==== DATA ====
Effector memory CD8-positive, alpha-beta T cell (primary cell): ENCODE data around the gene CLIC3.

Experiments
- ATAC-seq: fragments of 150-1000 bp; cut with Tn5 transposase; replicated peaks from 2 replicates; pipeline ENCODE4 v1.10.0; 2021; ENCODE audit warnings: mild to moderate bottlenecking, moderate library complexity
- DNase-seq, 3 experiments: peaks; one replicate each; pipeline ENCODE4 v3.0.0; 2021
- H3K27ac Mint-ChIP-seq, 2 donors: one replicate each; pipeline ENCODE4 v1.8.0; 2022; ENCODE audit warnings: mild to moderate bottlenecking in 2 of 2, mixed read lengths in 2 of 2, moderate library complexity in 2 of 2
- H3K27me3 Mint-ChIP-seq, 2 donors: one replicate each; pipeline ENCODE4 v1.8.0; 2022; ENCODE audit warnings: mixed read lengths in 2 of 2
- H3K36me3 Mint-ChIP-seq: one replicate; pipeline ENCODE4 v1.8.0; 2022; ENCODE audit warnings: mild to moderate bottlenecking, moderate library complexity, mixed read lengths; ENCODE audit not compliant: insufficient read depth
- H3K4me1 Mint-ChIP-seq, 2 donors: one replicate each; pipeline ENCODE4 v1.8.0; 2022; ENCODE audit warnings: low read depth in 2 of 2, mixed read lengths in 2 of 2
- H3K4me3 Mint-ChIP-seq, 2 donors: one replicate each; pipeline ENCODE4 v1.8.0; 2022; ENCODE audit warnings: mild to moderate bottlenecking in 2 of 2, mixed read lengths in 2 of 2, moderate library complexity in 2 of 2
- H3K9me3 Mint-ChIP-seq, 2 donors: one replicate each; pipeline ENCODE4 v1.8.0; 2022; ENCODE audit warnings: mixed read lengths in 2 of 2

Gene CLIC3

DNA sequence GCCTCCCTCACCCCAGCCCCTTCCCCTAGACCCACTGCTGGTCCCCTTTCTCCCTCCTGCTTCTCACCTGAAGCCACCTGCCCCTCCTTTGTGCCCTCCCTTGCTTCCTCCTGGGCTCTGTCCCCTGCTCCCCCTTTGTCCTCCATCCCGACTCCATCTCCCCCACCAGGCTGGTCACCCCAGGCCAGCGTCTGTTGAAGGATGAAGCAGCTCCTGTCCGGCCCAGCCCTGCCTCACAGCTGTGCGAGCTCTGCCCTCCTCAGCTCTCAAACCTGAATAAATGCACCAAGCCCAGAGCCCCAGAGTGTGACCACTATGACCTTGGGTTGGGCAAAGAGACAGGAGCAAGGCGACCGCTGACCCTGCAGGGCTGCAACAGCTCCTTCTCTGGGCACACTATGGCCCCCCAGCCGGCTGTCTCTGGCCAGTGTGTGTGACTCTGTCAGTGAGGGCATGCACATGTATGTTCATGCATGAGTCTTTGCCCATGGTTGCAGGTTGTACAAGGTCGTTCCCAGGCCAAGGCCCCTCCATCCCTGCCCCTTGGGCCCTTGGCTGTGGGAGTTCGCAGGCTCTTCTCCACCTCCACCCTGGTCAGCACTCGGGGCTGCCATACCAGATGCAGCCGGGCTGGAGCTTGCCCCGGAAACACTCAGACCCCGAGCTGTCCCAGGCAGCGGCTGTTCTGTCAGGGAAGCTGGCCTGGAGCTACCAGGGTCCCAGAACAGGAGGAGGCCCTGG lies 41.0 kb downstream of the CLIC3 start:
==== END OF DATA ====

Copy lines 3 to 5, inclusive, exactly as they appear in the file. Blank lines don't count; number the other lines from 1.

- ATAC-seq: fragments of 150-1000 bp; cut with Tn5 transposase; replicated peaks from 2 replicates; pipeline ENCODE4 v1.10.0; 2021; ENCODE audit warnings: mild to moderate bottlenecking, moderate library complexity
- DNase-seq, 3 experiments: peaks; one replicate each; pipeline ENCODE4 v3.0.0; 2021
- H3K27ac Mint-ChIP-seq, 2 donors: one replicate each; pipeline ENCODE4 v1.8.0; 2022; ENCODE audit warnings: mild to moderate bottlenecking in 2 of 2, mixed read lengths in 2 of 2, moderate library complexity in 2 of 2